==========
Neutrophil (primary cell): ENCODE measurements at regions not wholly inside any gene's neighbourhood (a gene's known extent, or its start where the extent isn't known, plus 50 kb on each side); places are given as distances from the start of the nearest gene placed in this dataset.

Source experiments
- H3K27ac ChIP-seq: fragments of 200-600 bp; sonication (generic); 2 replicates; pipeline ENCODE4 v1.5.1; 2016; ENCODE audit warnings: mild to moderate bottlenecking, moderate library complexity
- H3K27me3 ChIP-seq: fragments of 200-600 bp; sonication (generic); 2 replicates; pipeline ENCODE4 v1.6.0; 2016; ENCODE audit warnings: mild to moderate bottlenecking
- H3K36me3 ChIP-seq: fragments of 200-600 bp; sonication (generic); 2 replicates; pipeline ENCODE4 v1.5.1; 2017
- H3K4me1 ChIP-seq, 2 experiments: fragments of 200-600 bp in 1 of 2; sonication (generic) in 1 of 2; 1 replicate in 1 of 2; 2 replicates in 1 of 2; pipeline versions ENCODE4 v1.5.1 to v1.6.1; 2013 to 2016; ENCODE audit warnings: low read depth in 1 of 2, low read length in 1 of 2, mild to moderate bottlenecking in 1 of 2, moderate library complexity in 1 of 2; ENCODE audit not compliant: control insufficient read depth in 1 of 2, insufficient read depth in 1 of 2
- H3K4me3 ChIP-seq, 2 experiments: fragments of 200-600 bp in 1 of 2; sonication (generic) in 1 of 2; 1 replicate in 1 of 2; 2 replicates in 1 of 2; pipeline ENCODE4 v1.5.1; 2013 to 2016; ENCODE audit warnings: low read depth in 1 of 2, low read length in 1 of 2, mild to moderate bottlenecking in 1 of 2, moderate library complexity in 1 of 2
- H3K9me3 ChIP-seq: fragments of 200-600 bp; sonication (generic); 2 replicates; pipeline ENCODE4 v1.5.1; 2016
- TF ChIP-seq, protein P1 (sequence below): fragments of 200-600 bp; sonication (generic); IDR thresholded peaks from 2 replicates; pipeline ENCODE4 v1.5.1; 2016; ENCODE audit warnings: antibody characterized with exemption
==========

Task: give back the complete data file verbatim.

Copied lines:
Neutrophil (primary cell): ENCODE measurements at regions not wholly inside any gene's neighbourhood (a gene's known extent, or its start where the extent isn't known, plus 50 kb on each side); places are given as distances from the start of the nearest gene placed in this dataset.

Source experiments
- H3K27ac ChIP-seq: fragments of 200-600 bp; sonication (generic); 2 replicates; pipeline ENCODE4 v1.5.1; 2016; ENCODE audit warnings: mild to moderate bottlenecking, moderate library complexity
- H3K27me3 ChIP-seq: fragments of 200-600 bp; sonication (generic); 2 replicates; pipeline ENCODE4 v1.6.0; 2016; ENCODE audit warnings: mild to moderate bottlenecking
- H3K36me3 ChIP-seq: fragments of 200-600 bp; sonication (generic); 2 replicates; pipeline ENCODE4 v1.5.1; 2017
- H3K4me1 ChIP-seq, 2 experiments: fragments of 200-600 bp in 1 of 2; sonication (generic) in 1 of 2; 1 replicate in 1 of 2; 2 replicates in 1 of 2; pipeline versions ENCODE4 v1.5.1 to v1.6.1; 2013 to 2016; ENCODE audit warnings: low read depth in 1 of 2, low read length in 1 of 2, mild to moderate bottlenecking in 1 of 2, moderate library complexity in 1 of 2; ENCODE audit not compliant: control insufficient read depth in 1 of 2, insufficient read depth in 1 of 2
- H3K4me3 ChIP-seq, 2 experiments: fragments of 200-600 bp in 1 of 2; sonication (generic) in 1 of 2; 1 replicate in 1 of 2; 2 replicates in 1 of 2; pipeline ENCODE4 v1.5.1; 2013 to 2016; ENCODE audit warnings: low read depth in 1 of 2, low read length in 1 of 2, mild to moderate bottlenecking in 1 of 2, moderate library complexity in 1 of 2
- H3K9me3 ChIP-seq: fragments of 200-600 bp; sonication (generic); 2 replicates; pipeline ENCODE4 v1.5.1; 2016
- TF ChIP-seq, protein P1 (sequence below): fragments of 200-600 bp; sonication (generic); IDR thresholded peaks from 2 replicates; pipeline ENCODE4 v1.5.1; 2016; ENCODE audit warnings: antibody characterized with exemption